Britain, EU to begin Brexit negotiations on Monday
- Author: Eleanor Harrison Jun 18, 2017,
Jun 18, 2017, 0:03
The Conservative source said this meant the party was "confident" it had enough votes for the programme to be approved, after May suffered a disastrous setback in snap elections a week ago that saw her lose her majority in the 650-seat House of Commons, just ahead of crucial Brexit negotiations with Brussels.
May has given no indication she will change course on the key elements of Brexit; but whatever her plan she will be heavily reliant upon the 10 lawmakers from the eurosceptic DUP, who would help her edge past the 326 votes needed in parliament to avoid the government collapsing.
"So I think it is very much doable to have a deal by the end of this month", she concluded.
While May has repeatedly said she wants a special and deep partnership with the club Britain joined in 1973, she has also laced her assurances with threats that a breakdown of talks could harm security cooperation.
A source in May's Conservative Party said talks continued on Friday.
The DUP and Sinn Fein are taking part in Thursday's talks at Downing Street, along with smaller parties.
"I want us to have a good working relationship so that from his jurisdiction and my jurisdiction we can work together for the good of all our people", she added.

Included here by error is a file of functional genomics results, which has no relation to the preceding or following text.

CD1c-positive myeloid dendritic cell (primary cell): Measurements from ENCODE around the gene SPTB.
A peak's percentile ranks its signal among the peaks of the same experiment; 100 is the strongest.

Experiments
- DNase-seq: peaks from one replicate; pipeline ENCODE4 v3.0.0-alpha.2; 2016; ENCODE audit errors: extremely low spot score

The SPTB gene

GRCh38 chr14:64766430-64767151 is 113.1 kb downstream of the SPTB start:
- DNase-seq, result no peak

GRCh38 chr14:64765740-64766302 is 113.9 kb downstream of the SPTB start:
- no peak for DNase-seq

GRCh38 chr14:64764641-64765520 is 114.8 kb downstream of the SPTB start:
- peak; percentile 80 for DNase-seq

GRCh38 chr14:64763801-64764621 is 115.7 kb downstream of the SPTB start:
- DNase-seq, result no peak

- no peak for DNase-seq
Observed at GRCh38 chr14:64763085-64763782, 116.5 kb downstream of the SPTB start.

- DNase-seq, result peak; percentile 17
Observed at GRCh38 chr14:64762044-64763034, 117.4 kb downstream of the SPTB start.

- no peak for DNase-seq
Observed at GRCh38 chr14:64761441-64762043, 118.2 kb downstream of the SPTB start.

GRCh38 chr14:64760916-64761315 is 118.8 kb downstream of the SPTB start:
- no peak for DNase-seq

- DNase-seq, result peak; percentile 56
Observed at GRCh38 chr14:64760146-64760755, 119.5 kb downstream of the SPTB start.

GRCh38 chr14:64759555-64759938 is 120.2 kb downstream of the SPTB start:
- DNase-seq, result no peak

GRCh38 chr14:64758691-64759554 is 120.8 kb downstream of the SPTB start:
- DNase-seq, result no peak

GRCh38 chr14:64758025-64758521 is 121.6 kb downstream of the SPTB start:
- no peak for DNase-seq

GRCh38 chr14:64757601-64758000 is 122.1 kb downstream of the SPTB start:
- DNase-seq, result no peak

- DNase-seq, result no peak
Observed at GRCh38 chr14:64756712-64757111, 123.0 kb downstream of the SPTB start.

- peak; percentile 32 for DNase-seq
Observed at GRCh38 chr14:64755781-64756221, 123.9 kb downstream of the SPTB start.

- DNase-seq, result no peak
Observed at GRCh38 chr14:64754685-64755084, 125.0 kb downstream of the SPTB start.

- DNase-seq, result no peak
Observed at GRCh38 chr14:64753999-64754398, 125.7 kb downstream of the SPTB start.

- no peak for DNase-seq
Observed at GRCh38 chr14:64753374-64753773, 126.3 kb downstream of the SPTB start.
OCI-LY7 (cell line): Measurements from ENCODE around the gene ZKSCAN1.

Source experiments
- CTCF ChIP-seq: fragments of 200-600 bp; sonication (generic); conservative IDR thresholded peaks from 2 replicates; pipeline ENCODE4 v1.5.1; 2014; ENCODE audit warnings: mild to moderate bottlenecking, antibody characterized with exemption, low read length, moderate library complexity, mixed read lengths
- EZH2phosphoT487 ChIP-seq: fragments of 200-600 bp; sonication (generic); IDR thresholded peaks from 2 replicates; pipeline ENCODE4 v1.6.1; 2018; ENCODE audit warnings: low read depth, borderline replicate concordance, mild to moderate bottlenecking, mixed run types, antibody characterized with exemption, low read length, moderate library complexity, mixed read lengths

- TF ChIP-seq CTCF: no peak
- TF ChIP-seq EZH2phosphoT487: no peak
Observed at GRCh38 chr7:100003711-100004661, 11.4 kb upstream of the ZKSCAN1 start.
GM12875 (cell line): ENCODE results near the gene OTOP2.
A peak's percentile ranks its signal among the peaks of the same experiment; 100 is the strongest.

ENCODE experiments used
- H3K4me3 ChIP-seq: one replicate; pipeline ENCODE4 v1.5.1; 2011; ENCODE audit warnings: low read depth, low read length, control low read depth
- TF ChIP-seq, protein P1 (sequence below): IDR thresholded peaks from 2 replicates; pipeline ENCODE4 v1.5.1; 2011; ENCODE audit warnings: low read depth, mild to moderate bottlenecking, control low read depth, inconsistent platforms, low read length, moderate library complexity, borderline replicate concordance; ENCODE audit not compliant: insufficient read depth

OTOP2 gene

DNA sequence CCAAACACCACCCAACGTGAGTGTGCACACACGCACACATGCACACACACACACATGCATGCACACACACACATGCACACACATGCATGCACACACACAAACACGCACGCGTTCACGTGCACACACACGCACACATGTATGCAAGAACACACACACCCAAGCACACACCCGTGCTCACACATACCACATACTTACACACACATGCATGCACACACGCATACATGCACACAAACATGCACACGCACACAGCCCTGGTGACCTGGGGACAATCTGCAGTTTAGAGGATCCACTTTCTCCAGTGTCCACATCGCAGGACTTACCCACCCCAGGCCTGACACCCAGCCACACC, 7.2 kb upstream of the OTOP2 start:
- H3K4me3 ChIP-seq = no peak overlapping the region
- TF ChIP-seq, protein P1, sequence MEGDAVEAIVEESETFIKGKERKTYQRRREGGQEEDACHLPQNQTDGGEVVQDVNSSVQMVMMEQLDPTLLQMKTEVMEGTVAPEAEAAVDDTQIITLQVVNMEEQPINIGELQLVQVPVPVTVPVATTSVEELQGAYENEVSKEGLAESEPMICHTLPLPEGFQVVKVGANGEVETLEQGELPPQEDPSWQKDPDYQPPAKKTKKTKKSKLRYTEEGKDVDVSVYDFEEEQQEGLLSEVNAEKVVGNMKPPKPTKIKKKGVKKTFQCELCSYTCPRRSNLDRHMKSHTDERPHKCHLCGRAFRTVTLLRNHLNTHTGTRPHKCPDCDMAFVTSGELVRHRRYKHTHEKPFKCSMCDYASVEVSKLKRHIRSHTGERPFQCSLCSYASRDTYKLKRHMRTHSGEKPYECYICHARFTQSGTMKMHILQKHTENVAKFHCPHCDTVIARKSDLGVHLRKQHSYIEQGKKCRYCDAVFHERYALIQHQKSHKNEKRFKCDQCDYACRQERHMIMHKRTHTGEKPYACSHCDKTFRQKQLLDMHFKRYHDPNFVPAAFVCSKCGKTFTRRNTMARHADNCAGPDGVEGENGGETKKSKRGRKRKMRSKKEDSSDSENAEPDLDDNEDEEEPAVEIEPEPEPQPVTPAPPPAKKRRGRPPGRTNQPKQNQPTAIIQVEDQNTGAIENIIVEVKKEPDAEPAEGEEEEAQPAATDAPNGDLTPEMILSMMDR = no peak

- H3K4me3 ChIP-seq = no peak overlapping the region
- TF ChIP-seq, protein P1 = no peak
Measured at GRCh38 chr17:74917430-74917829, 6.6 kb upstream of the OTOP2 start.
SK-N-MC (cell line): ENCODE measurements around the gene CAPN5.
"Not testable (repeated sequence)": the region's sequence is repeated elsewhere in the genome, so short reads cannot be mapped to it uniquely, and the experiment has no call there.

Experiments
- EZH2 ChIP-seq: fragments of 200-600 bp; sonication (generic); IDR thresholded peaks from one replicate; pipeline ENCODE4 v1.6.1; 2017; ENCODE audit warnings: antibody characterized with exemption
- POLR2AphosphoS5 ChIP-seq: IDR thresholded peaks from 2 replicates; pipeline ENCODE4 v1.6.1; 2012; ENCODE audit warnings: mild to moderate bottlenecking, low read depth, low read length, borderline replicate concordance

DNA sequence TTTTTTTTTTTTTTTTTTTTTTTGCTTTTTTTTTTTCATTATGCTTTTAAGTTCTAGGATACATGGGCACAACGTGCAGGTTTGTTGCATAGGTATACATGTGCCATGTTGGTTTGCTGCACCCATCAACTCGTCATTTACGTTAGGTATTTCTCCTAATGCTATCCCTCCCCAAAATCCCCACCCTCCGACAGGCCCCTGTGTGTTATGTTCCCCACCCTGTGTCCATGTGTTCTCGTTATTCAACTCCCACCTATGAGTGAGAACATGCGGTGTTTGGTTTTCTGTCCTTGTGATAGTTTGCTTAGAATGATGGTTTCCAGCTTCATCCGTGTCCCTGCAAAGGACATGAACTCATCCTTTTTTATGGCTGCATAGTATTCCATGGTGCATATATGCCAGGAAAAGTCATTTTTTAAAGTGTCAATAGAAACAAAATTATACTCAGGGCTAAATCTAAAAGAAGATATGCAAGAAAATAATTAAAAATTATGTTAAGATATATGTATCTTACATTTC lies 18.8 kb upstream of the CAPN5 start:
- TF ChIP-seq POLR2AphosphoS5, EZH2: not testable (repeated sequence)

"The issues that have to be dealt with have been talked about now for quite a period of time", she said.
Speaking as he arrived for a meeting of European Union finance ministers in Luxembourg, he said: "As we go into that negotiation, my clear view - and I believe the view of the majority of people in Britain - is that we should prioritise protecting jobs, protecting economic growth and protecting prosperity as we enter those negotiations and take them forward".
"We know each other and we understand each other", she said.
The Prime Minister has insisted the United Kingdom will leave the single market, replace customs union membership with a new deal and end the jurisdiction of the European Court of Justice.
Prime Minister Theresa May in March formally notified the European Union of its intention to leave, starting a two-year timetable for negotiating the exit.
In his first public comments since the election, the Chancellor said it was his "clear view" that most people want the talks to "prioritise protecting jobs, protecting economic growth and protecting prosperity".
"We believe that the withdrawal process can not be concluded without the future relationship also being taken into account", the spokesman said.
The senior official at the Department for Exiting the European Union, Olly Robbins, has been in Brussels this week for preliminary talks.
But after a generation of discord over Europe inside her party, May's future could depend on her ability to please both the eurosceptic and pro-European factions in her party.